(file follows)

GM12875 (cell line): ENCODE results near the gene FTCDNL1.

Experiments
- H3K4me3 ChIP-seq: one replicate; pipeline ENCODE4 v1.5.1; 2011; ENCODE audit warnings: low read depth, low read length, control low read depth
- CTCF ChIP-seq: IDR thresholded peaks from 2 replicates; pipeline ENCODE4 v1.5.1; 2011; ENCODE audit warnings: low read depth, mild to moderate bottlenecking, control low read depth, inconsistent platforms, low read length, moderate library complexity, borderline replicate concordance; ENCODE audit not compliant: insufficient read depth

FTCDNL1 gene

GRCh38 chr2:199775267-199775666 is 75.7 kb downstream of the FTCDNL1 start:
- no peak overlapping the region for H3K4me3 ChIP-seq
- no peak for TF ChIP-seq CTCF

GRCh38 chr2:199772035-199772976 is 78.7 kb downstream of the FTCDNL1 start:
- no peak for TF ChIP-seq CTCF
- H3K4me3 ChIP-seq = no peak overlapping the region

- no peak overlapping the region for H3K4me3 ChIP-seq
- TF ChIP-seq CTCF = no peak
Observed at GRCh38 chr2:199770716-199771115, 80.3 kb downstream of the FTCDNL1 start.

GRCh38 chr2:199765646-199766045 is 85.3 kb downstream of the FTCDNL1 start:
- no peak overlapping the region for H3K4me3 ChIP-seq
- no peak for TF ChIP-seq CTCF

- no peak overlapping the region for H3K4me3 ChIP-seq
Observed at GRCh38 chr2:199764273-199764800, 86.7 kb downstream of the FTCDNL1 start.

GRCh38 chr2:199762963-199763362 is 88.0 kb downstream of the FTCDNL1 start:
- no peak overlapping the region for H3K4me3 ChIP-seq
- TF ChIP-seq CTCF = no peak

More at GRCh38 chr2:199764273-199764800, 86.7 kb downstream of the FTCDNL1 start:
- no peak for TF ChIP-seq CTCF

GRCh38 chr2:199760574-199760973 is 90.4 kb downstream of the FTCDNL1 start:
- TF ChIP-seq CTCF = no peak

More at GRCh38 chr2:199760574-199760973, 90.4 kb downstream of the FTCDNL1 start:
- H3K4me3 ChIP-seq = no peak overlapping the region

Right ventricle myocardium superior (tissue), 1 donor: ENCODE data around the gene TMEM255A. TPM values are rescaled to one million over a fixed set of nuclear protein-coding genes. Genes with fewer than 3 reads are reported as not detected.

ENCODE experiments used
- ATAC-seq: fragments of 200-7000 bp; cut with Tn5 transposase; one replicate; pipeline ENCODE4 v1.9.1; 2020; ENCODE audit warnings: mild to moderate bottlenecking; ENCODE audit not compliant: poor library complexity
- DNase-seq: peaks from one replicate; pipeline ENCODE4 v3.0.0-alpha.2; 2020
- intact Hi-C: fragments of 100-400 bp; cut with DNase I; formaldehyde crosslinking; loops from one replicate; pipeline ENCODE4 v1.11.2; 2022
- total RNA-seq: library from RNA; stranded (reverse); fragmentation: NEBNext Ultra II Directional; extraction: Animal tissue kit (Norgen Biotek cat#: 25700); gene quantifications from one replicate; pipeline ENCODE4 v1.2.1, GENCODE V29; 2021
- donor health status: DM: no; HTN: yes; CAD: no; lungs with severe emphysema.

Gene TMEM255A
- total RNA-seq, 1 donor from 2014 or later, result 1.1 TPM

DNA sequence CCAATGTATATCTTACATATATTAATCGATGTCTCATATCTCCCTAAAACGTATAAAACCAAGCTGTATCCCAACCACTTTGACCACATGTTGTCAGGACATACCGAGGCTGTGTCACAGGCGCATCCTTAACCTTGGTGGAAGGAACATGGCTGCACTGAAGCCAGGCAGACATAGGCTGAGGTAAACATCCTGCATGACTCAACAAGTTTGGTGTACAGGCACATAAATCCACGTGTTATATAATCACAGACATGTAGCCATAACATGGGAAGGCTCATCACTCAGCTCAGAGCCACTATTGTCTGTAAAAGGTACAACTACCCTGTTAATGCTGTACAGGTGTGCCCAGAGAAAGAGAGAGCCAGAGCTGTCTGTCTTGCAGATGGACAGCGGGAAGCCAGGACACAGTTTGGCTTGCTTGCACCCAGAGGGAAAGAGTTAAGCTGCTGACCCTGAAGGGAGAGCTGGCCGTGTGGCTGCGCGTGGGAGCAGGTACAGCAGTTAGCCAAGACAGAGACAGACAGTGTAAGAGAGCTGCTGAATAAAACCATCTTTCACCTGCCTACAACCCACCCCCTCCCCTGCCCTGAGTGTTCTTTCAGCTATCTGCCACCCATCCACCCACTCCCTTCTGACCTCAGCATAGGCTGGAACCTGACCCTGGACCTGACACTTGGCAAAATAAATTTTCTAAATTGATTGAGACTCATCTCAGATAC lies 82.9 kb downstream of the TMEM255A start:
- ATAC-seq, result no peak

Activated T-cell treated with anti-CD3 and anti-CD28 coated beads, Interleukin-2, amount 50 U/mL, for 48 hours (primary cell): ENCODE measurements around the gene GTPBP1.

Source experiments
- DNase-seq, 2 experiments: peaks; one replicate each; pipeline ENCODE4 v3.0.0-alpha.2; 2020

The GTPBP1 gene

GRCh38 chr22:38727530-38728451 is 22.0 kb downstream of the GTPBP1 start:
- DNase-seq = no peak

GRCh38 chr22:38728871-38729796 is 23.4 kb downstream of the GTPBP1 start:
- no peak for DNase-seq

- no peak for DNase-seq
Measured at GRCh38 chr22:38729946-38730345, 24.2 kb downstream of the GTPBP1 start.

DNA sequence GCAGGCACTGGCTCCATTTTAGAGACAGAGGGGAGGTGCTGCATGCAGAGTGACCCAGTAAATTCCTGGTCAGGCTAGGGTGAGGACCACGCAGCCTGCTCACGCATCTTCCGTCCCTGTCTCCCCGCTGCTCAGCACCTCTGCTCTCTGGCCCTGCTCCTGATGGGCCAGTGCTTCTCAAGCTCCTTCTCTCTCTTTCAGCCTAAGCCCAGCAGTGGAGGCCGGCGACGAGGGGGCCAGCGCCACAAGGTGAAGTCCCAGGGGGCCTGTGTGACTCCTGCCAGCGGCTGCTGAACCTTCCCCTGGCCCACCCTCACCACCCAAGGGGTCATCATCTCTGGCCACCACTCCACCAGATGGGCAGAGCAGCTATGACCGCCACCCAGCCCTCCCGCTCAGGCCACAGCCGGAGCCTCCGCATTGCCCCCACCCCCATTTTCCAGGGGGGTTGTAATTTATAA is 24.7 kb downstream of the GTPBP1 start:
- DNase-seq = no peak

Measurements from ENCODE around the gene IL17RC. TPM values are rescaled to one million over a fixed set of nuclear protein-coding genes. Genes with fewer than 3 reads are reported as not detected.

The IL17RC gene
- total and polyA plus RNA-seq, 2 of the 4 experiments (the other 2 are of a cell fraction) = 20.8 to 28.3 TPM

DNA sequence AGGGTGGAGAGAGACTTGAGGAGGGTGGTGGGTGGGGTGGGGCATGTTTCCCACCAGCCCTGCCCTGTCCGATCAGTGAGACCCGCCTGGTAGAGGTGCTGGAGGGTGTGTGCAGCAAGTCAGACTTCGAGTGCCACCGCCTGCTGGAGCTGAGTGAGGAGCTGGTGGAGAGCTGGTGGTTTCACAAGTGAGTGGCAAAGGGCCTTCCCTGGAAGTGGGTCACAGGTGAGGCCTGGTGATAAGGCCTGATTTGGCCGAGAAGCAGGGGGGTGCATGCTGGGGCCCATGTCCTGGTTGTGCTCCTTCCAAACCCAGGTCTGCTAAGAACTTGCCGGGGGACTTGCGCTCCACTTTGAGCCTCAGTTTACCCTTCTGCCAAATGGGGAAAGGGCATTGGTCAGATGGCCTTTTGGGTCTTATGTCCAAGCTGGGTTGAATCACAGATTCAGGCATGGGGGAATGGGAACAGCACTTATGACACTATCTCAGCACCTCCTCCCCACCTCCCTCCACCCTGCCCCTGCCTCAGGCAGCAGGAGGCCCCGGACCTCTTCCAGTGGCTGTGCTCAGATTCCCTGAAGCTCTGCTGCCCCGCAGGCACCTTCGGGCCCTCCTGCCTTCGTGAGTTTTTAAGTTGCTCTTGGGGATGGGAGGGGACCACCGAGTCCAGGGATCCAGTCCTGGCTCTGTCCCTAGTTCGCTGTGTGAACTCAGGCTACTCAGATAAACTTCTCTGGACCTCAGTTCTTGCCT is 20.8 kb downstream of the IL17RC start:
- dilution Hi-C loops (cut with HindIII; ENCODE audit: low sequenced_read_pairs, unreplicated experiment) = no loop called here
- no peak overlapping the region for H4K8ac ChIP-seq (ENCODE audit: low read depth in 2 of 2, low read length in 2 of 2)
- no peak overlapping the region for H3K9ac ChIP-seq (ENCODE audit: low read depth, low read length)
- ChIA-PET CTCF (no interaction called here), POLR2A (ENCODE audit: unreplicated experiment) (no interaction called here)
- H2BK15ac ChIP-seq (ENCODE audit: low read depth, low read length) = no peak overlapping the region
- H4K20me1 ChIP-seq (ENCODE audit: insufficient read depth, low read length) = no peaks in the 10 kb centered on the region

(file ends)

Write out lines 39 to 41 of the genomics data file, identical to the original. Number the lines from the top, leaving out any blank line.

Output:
- ATAC-seq, result no peak

Activated T-cell treated with anti-CD3 and anti-CD28 coated beads, Interleukin-2, amount 50 U/mL, for 48 hours (primary cell): ENCODE measurements around the gene GTPBP1.

Source experiments